Remembering the Stories Behind the Memories

Facebook brings back memories through old “On This Day” posts and images; whether or not we like or want them, we get them daily.

It’s not that I mind those memories; some of them elicit smiles, laughs, and sentimental fondness; others are bittersweet reminders of the past. When I look at this picture, I can’t help but think of what led us there and what has happened since.

I took this picture 4 years ago at the American Embassy in London. I didn’t want to go there. We should have been on American soil as far as I was concerned. Instead, we endured a journey that had us jumping through bureaucratic hoops. We traveled all the way to the airport only for them to tell us we weren’t allowed to fly without an American passport for my daughter {even though she had a British one}. I can’t articulate what it feels like to hear, “You can’t go home” in a foreign airport. The frustration I felt was off the charts; we had the paperwork, issued by the State Department, that proved my daughter’s U.S. Citizenship but it was almost like they didn’t trust their own documents. They said it would take 2 weeks to secure an emergency temporary {3-month} passport {that still cost me $100, even though it was temporary} and the reality was, I didn’t have the means to spend 2 weeks in the U.K. I had every document known to man and it was good enough to get that passport in 2 days, but not good enough for them to allow us on a plane back to the U.S. Thank goodness getting the emergency passport only took 2 days and not 2 weeks. As we ascended the escalator to the concourses at Manchester airport, I told my daughter to take one last look around because it would be a long time before she’d see the U.K. again. Further, it takes an experience such as that one to truly appreciate the value of freedom.

As hard as it was to get home, I didn’t realize that I was about to face the most difficult months of my life. On the day of our return, my mother had “routine” surgery for gall bladder removal. The last time I’d seen her healthy was on Father’s Day, right before my trip to the U.K. {to bring my daughter back to America, following her father’s passing a few months before, in March}. Not long after my mother’s surgery, she developed complications which led to the discovery that she had Stage IV cancer. After 2 subsequent surgeries, she became weaker and the doctors told us that the chemo treatments would probably only stop the tumor from growing, but that remission wasn’t possible. She passed away 8 months after the first surgery, a little less than a year after my ex’s passing.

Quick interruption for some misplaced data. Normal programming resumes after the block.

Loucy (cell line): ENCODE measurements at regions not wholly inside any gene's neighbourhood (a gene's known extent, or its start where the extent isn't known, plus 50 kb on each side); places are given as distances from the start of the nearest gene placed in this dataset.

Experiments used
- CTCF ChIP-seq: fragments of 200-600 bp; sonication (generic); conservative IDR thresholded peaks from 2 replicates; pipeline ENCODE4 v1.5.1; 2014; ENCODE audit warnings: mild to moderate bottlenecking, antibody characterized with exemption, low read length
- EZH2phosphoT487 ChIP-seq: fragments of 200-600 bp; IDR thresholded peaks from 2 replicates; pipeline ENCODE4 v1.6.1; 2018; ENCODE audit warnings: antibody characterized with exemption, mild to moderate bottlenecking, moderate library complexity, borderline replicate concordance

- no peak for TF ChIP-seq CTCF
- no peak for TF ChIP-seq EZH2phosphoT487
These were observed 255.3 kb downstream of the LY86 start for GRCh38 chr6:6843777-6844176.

For me, this picture frames a moment of peace. There’s no evidence of the frustration and inconvenience I felt. There’s no evidence of the fight to get back home, not knowing what was in store for me once I got there. There’s no evidence of the premature grief I felt long before the day my mother took her last breath or even the reality that my mother’s life was drawing to an end.

Facebook may dredge up a painful memory for us. Facebook may remind us of people who are no longer in our lives. Facebook may remind us of what once was and no longer is. Facebook may force us to think about our lives before and after a single moment captured in a photograph. Facebook may open a Pandora’s box of emotions with a single image or status update. Although we may feel twinges of discomfort, sadness, regret, it’s only because we’re reminded of the battles we’ve survived ~ and continue to fight ~ and that the unpredictability of life is ever-present.

Until next time,


2 thoughts on “Remembering the Stories Behind the Memories

  1. The requirements to get on a plane to come to the US was made up by the US gov’t. Before an American birth certificate used to be good enough to get on the plane. Not any more a passport is mandatory the exception is that active duty military can get on the plane with their military ID…….my condolences on your lost


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